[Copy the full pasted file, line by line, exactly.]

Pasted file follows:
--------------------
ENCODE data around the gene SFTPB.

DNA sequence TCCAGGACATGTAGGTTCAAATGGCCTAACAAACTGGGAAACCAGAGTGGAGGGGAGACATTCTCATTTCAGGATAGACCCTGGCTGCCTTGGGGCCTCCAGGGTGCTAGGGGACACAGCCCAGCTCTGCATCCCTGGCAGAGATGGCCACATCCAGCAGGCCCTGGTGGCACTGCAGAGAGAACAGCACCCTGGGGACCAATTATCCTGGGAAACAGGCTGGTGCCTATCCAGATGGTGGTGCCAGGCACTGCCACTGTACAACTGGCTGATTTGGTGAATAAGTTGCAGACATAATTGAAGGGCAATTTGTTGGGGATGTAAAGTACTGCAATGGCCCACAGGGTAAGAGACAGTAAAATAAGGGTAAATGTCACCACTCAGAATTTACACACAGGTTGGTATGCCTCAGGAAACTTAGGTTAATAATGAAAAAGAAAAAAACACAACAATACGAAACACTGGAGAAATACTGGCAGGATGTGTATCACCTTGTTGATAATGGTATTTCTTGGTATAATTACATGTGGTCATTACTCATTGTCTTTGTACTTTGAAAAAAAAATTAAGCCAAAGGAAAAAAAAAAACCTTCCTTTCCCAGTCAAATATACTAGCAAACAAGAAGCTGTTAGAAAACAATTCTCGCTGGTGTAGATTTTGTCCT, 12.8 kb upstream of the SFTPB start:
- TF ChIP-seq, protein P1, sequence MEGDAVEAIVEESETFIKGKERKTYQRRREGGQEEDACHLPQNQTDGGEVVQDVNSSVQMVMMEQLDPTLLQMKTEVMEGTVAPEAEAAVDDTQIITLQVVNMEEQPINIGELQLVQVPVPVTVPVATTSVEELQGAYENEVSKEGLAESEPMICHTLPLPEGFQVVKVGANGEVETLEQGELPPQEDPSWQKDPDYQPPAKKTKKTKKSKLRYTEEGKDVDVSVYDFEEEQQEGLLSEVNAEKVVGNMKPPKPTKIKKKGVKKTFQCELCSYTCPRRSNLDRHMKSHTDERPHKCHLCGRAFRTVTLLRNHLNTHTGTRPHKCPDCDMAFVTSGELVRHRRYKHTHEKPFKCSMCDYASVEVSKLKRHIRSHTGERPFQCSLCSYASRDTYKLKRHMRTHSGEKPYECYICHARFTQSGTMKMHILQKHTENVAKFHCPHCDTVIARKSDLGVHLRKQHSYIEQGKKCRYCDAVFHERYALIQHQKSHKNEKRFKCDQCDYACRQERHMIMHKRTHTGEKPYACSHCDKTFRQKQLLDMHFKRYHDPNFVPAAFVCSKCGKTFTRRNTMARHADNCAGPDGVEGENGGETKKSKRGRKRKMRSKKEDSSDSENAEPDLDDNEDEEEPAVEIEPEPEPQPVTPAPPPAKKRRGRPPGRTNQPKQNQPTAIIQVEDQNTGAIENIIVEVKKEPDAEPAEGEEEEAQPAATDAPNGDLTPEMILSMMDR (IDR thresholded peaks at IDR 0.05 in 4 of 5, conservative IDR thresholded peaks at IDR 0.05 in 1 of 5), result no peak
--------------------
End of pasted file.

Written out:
ENCODE data around the gene SFTPB.

DNA sequence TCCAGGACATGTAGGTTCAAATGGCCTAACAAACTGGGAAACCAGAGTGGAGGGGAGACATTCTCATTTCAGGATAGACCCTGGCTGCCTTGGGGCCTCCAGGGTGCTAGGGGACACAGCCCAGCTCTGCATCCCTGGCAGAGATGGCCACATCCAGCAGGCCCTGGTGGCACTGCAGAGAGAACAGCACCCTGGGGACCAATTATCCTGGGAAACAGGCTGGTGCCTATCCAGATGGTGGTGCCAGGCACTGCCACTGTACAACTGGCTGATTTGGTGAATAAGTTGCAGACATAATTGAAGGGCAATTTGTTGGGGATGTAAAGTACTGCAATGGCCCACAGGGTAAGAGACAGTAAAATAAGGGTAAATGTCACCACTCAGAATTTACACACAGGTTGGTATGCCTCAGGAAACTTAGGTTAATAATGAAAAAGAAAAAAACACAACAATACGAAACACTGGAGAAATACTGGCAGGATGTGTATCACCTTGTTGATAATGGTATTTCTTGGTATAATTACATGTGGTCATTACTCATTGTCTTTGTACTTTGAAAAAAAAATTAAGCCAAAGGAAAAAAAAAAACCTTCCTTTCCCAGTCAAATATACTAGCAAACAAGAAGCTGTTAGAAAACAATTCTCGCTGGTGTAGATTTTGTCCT, 12.8 kb upstream of the SFTPB start:
- TF ChIP-seq, protein P1, sequence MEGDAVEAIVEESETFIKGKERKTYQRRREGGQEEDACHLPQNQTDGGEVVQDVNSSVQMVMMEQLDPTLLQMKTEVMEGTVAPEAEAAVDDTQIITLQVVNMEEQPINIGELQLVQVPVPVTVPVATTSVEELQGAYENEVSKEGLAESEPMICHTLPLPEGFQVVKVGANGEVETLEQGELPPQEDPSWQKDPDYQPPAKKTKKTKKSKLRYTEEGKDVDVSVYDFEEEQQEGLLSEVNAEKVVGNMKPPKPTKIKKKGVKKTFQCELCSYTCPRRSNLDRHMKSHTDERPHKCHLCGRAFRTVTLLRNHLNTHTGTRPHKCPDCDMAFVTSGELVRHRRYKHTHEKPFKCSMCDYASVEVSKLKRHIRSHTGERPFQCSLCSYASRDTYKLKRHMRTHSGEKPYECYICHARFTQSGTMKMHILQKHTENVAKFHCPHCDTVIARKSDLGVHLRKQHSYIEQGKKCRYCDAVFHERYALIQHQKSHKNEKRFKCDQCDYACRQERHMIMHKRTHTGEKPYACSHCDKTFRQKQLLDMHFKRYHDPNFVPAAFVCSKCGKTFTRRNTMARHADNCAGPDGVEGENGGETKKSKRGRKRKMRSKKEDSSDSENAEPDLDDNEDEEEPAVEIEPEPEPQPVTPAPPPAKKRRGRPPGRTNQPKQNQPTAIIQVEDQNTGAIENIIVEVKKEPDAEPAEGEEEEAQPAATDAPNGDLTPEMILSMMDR (IDR thresholded peaks at IDR 0.05 in 4 of 5, conservative IDR thresholded peaks at IDR 0.05 in 1 of 5), result no peak